Burkini ban appeal reaches France's top court
Members of lliance Citoyenne, a pro-burkini citizens association, watch a Municipal Council meeting on a TV screen during a council vote to allow or not the wearing of the burkini in the city's swimming pools, in Grenoble. /Jeff Pachoud/AFP

Members of lliance Citoyenne, a pro-burkini citizens association, watch a Municipal Council meeting on a TV screen during a council vote to allow or not the wearing of the burkini in the city's swimming pools, in Grenoble. /Jeff Pachoud/AFP

The burkini ban debate has reared its head again as Grenoble, a city in southeastern France, has gone to the country's highest administrative court to challenge a ban on wearing burkinis in public pools.

In May, Grenoble city council authorized people to wear all types of swimwear, including burkinis, which led to a legal fight with central government. A French administrative court suspended the city's decision to allow burkinis for women.

The case is now with the Council of State, which is examining the appeal filed by the city of Grenoble. 


What is a Burkini?

It is a type of swimsuit for women that covers the whole body except the face, hands and feet. It is usually worn by Muslim women offering them the freedom to go swimming in a pool or a beach while being able to fulfill the Islamic faith's obligation to cover their bodies. 

However, you do not have to be a Muslim to wear it as women choose to wear it for various reasons, from wanting to cover up regardless of religious requirements and for protecting their modesty to keeping safe from the sun's harmful UV rays.

It comes with a swim cap attached to the main body of the suit. It looks a lot like a wetsuit with a swimming cap, the only difference being the lighter material of the burkini, which allows the wearer to feel comfortable despite being fully covered.

The debate around burkinis has been going on in France since 2016, when a city in the south of France tried to ban them from public beaches.



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In the early days of that ban, a photo of armed French policemen asking a woman on a beach in Nice to remove part of her burkini, went viral.  

Following the ban, Aheda Zanetti, the inventor of the garment wrote "when I invented the burkini in early 2004, it was to give women freedom, not to take it away." To her, it is not a religious symbol but a symbol of leisure and fitness, offering women the choice to swim or go to the beach without having to reveal their bodies in a conventional swimsuit or a bikini.

Back then, France's Council of State overturned the ban, saying it infringed on fundamental liberties.


Why is Burkini banned in France?

In France, any form of religious expression in public life can be seen as divisive and provocative.

France's Interior Minister Gerald Darmanin said Grenoble city council's swimwear policy was "seriously undermining secularism" and does not align with French secular values. Darmanin made his remarks on secularism after a lower tribunal upheld his challenge to the city's move in May.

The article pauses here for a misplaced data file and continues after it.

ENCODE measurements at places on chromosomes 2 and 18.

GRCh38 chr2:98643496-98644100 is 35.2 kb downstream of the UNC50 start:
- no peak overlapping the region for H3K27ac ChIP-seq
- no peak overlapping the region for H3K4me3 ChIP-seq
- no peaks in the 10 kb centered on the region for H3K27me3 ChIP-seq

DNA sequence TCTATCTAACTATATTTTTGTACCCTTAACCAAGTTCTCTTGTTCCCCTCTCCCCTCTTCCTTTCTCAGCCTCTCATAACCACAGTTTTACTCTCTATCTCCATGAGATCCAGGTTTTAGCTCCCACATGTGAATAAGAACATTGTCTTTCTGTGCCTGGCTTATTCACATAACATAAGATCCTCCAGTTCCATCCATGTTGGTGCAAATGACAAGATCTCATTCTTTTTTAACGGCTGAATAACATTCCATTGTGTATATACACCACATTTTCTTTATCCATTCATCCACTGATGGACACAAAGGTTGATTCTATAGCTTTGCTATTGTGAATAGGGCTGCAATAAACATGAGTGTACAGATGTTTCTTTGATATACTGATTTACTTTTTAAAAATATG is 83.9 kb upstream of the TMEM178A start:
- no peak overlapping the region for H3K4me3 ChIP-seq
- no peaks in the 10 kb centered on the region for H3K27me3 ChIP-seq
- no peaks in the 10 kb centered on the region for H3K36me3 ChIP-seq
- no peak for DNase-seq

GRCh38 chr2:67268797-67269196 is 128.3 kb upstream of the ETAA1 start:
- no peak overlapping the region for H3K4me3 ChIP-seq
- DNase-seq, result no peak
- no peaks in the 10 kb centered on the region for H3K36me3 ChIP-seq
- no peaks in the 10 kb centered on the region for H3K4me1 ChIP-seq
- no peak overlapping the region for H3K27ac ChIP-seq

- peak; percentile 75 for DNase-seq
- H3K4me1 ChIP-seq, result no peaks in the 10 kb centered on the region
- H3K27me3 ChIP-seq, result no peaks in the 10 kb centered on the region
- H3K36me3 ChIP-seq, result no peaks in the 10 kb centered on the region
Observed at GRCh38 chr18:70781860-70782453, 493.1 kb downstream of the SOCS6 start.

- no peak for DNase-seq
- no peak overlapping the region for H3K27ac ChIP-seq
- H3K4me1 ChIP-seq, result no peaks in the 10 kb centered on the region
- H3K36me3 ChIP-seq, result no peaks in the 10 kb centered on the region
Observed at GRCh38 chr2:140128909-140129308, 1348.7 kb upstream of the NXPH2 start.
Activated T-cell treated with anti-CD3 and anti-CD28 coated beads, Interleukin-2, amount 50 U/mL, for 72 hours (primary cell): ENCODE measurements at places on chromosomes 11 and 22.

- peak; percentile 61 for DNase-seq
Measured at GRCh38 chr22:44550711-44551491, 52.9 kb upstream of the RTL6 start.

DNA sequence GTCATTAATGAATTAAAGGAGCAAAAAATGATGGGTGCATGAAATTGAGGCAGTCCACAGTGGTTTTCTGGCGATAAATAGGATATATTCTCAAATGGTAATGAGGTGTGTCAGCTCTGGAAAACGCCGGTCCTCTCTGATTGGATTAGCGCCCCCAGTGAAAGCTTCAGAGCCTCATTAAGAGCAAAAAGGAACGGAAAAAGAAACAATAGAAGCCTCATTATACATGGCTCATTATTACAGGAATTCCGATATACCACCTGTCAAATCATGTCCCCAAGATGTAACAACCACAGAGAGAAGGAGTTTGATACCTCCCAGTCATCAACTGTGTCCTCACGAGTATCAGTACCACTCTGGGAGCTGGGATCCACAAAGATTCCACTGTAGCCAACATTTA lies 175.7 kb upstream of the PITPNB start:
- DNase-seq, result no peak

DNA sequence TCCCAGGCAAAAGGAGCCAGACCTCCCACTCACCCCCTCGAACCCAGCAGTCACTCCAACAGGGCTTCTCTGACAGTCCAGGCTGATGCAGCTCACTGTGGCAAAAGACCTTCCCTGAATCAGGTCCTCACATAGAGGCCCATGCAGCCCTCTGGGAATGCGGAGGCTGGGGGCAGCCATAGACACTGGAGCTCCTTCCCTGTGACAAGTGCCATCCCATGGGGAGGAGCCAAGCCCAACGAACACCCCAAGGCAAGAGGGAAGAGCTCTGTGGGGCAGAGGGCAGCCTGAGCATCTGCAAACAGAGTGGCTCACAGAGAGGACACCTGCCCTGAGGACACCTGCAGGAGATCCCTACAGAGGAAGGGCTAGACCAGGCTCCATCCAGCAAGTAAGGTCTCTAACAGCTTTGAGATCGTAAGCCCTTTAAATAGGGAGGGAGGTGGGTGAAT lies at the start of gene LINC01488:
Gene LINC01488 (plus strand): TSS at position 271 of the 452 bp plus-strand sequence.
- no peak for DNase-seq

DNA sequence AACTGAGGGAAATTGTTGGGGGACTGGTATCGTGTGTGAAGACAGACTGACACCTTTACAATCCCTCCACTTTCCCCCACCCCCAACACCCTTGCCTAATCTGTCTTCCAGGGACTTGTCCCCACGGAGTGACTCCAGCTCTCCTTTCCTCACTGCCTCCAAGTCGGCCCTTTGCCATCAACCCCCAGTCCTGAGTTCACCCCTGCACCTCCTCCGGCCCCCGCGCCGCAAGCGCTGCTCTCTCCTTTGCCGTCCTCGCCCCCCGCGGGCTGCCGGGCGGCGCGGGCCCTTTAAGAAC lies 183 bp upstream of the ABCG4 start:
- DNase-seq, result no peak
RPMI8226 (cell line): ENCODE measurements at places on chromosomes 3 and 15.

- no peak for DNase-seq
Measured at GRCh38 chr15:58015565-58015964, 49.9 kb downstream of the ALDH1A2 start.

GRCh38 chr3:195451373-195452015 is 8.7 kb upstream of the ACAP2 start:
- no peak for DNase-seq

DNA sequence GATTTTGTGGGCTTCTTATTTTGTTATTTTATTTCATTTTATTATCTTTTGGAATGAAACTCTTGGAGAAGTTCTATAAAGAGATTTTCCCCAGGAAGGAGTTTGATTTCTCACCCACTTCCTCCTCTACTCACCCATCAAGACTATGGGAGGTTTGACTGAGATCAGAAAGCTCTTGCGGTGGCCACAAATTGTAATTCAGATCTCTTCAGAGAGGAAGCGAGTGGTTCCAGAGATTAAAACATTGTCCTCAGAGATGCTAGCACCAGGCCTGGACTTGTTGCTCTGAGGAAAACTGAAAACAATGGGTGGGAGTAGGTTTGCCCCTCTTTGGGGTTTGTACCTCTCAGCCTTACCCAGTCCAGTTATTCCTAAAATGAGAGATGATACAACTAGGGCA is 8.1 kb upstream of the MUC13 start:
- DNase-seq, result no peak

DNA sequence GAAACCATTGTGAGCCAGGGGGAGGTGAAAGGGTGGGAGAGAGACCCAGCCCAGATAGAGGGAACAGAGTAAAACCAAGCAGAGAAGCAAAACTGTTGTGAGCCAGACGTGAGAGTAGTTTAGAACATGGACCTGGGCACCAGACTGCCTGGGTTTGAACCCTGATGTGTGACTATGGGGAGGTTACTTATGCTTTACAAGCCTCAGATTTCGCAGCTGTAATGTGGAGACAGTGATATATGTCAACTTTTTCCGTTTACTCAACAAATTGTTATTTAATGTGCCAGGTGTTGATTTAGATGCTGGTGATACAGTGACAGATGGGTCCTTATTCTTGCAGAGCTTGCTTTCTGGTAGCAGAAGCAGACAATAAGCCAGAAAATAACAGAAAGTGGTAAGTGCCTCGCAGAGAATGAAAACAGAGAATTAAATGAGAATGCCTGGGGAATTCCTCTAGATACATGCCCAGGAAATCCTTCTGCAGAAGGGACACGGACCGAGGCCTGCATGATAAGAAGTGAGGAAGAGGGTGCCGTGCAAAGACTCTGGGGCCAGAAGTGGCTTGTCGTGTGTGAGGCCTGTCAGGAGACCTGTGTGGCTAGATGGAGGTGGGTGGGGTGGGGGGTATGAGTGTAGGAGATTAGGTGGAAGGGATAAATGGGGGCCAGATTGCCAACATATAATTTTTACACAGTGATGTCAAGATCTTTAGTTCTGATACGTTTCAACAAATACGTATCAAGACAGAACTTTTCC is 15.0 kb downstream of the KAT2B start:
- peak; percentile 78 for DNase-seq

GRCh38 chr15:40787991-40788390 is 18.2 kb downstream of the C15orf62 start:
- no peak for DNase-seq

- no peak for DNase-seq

That case was based on a 2021 law about "separatism", with the local court finding the city was gravely infringing the public service principle of neutrality.

Burkini is not the only piece of clothing that is banned in France. Headscarves, also known as a hijab that Muslim women wear to cover their hair, are not allowed in public schools in France. Female French Football Federation players are also banned from wearing it when competing in matches as it is perceived to be a religious symbol. Meanwhile, the face-covering veil, niqab, is banned in all public spaces across the country.



Grenoble is 'not creating a new right'

In seeking to overturn that ruling, Mayor Eric Piolle told the Council of State that the city had not created a "burkini permit," but instead was reversing a municipal ban imposed a decade earlier which he considered discriminatory.

"We're not creating a new right, we're going back to pre-2012 rules," Piolle told the hearing.

The mayor said people of all faiths wore full body swimwear for many reasons, including being conscious of their appearance. Lawyers for the municipality and human rights associations cited the Council of State's decision to allow the town of Chalon-sur-Saone to serve alternative school meals to Muslim children who do not eat pork.

They argued it was not against secular laws for a public service to accommodate minority needs, providing services to all citizens were not disrupted.

The interior ministry's legal representative, Pascale Leglise, said a child's right to eat could not be compared with access to a pool.

"(This measure) aims to adapt the public service for religious motives," Leglise told the hearing.

State-run pools say they support the burkini ban for reasons of hygiene, where they also prevent male swimmers from wearing loose-fitting swimming trunks. However, Grenoble city council has decided not to implement this rule either, allowing men to wear Bermuda shorts, which are not normally permitted.

Those opposed to the ban argue that women should have the choice to wear what they like, and that it must be seen as a sign of freedom of choice as opposed to religious oppression.

A ruling in the Grenoble case is expected in a few days' time.

Source(s): Reuters

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